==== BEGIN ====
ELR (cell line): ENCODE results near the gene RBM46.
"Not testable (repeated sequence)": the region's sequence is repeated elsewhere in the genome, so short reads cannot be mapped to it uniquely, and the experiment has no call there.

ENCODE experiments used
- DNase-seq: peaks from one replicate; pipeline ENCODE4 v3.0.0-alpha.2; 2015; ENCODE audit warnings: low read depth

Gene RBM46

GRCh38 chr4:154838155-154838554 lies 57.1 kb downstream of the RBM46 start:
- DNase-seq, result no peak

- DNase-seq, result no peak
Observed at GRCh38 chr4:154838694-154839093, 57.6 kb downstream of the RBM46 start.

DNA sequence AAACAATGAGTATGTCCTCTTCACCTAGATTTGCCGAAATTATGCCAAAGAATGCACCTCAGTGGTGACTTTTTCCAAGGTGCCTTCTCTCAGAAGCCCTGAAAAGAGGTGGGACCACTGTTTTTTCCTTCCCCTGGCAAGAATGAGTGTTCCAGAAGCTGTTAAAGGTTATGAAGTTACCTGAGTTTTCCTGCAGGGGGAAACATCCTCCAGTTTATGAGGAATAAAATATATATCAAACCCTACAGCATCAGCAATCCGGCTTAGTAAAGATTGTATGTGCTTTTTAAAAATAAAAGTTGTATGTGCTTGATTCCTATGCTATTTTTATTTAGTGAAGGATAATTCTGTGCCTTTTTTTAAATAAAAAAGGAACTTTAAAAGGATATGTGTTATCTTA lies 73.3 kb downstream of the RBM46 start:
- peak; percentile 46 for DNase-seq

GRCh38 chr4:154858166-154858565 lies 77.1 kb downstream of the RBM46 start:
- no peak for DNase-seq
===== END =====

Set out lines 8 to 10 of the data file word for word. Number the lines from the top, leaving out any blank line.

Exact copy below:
- DNase-seq, result no peak
Observed at GRCh38 chr4:154838694-154839093, 57.6 kb downstream of the RBM46 start.

DNA sequence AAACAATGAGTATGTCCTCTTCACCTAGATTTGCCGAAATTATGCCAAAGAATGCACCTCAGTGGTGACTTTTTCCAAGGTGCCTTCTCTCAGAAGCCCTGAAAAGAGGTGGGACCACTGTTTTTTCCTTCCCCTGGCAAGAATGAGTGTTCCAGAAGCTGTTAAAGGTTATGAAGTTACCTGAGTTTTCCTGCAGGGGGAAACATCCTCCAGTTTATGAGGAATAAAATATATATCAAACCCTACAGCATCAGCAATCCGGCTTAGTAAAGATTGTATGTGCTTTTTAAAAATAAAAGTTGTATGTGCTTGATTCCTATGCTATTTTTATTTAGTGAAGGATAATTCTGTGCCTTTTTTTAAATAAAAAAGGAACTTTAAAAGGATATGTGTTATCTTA lies 73.3 kb downstream of the RBM46 start: